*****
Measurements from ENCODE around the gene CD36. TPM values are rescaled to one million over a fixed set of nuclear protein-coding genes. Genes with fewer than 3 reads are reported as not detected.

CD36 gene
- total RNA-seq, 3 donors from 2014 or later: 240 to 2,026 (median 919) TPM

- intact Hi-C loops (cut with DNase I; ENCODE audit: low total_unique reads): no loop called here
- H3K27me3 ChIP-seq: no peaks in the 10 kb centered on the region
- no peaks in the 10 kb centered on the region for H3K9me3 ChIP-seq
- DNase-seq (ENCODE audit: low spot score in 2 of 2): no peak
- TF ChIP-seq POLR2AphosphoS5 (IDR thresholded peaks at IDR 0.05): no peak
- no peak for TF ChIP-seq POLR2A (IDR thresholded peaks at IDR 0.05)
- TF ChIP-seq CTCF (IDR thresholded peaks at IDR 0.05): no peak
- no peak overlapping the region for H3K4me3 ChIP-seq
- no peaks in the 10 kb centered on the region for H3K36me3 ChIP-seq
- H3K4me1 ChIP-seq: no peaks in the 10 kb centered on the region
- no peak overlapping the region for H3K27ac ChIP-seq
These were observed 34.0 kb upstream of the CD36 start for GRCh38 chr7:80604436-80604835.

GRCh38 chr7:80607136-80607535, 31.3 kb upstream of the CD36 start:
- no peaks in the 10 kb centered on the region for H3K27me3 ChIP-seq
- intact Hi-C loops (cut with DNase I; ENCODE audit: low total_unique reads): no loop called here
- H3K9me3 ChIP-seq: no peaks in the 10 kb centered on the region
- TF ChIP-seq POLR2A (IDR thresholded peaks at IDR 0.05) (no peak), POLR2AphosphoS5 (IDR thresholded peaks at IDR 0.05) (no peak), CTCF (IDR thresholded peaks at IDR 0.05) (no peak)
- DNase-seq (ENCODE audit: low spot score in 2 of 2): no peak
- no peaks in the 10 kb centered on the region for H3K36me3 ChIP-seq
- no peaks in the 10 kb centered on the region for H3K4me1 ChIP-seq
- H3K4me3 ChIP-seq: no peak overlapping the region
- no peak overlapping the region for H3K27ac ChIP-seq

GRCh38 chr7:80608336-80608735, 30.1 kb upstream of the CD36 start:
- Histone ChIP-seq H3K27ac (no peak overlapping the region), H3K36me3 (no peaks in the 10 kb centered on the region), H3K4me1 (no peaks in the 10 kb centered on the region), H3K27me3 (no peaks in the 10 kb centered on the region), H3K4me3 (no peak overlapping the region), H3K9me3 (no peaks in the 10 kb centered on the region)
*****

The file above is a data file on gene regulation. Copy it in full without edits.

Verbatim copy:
Measurements from ENCODE around the gene CD36. TPM values are rescaled to one million over a fixed set of nuclear protein-coding genes. Genes with fewer than 3 reads are reported as not detected.

CD36 gene
- total RNA-seq, 3 donors from 2014 or later: 240 to 2,026 (median 919) TPM

- intact Hi-C loops (cut with DNase I; ENCODE audit: low total_unique reads): no loop called here
- H3K27me3 ChIP-seq: no peaks in the 10 kb centered on the region
- no peaks in the 10 kb centered on the region for H3K9me3 ChIP-seq
- DNase-seq (ENCODE audit: low spot score in 2 of 2): no peak
- TF ChIP-seq POLR2AphosphoS5 (IDR thresholded peaks at IDR 0.05): no peak
- no peak for TF ChIP-seq POLR2A (IDR thresholded peaks at IDR 0.05)
- TF ChIP-seq CTCF (IDR thresholded peaks at IDR 0.05): no peak
- no peak overlapping the region for H3K4me3 ChIP-seq
- no peaks in the 10 kb centered on the region for H3K36me3 ChIP-seq
- H3K4me1 ChIP-seq: no peaks in the 10 kb centered on the region
- no peak overlapping the region for H3K27ac ChIP-seq
These were observed 34.0 kb upstream of the CD36 start for GRCh38 chr7:80604436-80604835.

GRCh38 chr7:80607136-80607535, 31.3 kb upstream of the CD36 start:
- no peaks in the 10 kb centered on the region for H3K27me3 ChIP-seq
- intact Hi-C loops (cut with DNase I; ENCODE audit: low total_unique reads): no loop called here
- H3K9me3 ChIP-seq: no peaks in the 10 kb centered on the region
- TF ChIP-seq POLR2A (IDR thresholded peaks at IDR 0.05) (no peak), POLR2AphosphoS5 (IDR thresholded peaks at IDR 0.05) (no peak), CTCF (IDR thresholded peaks at IDR 0.05) (no peak)
- DNase-seq (ENCODE audit: low spot score in 2 of 2): no peak
- no peaks in the 10 kb centered on the region for H3K36me3 ChIP-seq
- no peaks in the 10 kb centered on the region for H3K4me1 ChIP-seq
- H3K4me3 ChIP-seq: no peak overlapping the region
- no peak overlapping the region for H3K27ac ChIP-seq

GRCh38 chr7:80608336-80608735, 30.1 kb upstream of the CD36 start:
- Histone ChIP-seq H3K27ac (no peak overlapping the region), H3K36me3 (no peaks in the 10 kb centered on the region), H3K4me1 (no peaks in the 10 kb centered on the region), H3K27me3 (no peaks in the 10 kb centered on the region), H3K4me3 (no peak overlapping the region), H3K9me3 (no peaks in the 10 kb centered on the region)